The climate emergency will increasingly have severe impacts ranging from floods and storms to wildfires and deadly wetbulb temperatures. Actions to ward off the worst of this crisis range from individual lifestyle changes or “micro-consumerist bollocks” as George Monbiot has aptly put it; to more impactful approaches such as collective direct action. Those who lack the time can also donate to the organizations making a difference.
To help people safely send money to organizations with their best interests at heart, Giving Green offers a solution.
Giving Green is a guide for individuals and businesses to make more effective climate giving decisions.
“We perform rigorous research and recommend highly effective climate initiatives, so you can give with confidence,” they write on their website.
Between data analytics helping individual dollars go as far as they can and researching organizations making sure they do what they say they do, Giving Green helps strengthen the power that giving can have.
It all started as a vision from Dan Stein, who at the time was already working in anti-poverty and agriculture spaces where he worked with donors to find what works best for them. But with the climate crisis looming the perspective changed.
“Climate was becoming more and more a part of my work as that affected agriculture in poor countries but also part of my life apart from work, worried about the climate crisis and trying to figure out what I could do,” Dan tells Smiley News. “As an individual talking with other individuals and the donor networks we were working with, it became clear that there was that a lot of people that wanted to do something about climate change and they wanted to allocate money towards it, but couldn’t quite figure out what to do.”
That was the start of Giving Green. He stepped away from the idea for a short period but it kept eating at him and he returned to it, hoping to make a difference.
“I felt like there was this hunger both within myself and within others I was talking to, to figure out how to really address some of the big systemic issues with climate change and trying to figure out how me is just one person could actually do something,” Dan says. “So I decided to start Giving Green to apply some of these tools of the evidence, ecosystem and international development that I’ve been working on for years.”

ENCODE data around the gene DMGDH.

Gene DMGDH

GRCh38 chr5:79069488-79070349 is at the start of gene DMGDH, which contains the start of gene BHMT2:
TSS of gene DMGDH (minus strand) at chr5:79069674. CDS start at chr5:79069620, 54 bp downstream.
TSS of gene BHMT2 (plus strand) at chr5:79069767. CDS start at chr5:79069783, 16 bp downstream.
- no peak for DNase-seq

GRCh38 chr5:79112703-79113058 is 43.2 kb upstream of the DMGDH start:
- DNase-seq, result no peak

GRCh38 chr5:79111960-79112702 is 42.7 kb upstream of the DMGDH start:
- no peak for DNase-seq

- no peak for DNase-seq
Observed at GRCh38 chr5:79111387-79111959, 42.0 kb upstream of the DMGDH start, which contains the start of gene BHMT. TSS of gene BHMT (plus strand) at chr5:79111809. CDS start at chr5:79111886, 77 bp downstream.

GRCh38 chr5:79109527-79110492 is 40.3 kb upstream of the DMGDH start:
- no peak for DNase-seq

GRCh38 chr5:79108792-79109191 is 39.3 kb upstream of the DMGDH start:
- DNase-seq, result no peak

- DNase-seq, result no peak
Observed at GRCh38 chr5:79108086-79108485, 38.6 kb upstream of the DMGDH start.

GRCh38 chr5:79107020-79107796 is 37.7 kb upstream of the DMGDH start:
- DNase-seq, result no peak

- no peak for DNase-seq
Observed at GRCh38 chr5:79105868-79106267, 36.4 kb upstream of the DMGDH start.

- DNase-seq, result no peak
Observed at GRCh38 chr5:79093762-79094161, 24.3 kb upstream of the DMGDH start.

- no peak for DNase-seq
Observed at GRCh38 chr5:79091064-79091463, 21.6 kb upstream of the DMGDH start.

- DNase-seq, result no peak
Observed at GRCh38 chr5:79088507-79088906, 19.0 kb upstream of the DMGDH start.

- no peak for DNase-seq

Giving Green’s process is very fluid, choosing to go with the flow, seeking out organizations but also letting them come to them and doing the due diligence to find good organizations that will put money to good use.
“We’re looking for the places where we think like the marginal dollar can do a lot of good,” Dan says.
In the three or so years they’ve been in business, Giving Green has directed over $5.5 million to climate organizations and that number doesn’t look like its going to stop growing. As a whole, Dan’s future plans for Giving Green is to find ways to increase their reach and influence.
“We don’t want to be a huge organization, but we want to be a little bit bigger so that we can really cover the philanthropy space a little bit more comprehensively,” Dan says. “I think there’s still some still really great organizations out there that we would like to highlight that we just don’t have the capacity to do and the big thing for us is becoming more of a household name.”
At Smiley Movement, we like to elevate the work of charities across the world. Here are three charities whose causes align with the themes in this article.
The Women Invested to Save Earth Fund. This organization helps support underrepresented and underfunded Black, indigenous, and women of color-led organizations across the world. Find out more and support them here.
Collective Sun. They help nonprofits get outfitted with solar power capabilities. Check them out here.
Florida Bicycle Association. An organization that helps mobilize people and promote greener living and safer biking. Find out more.
This article aligns with the UN SDG Climate Action.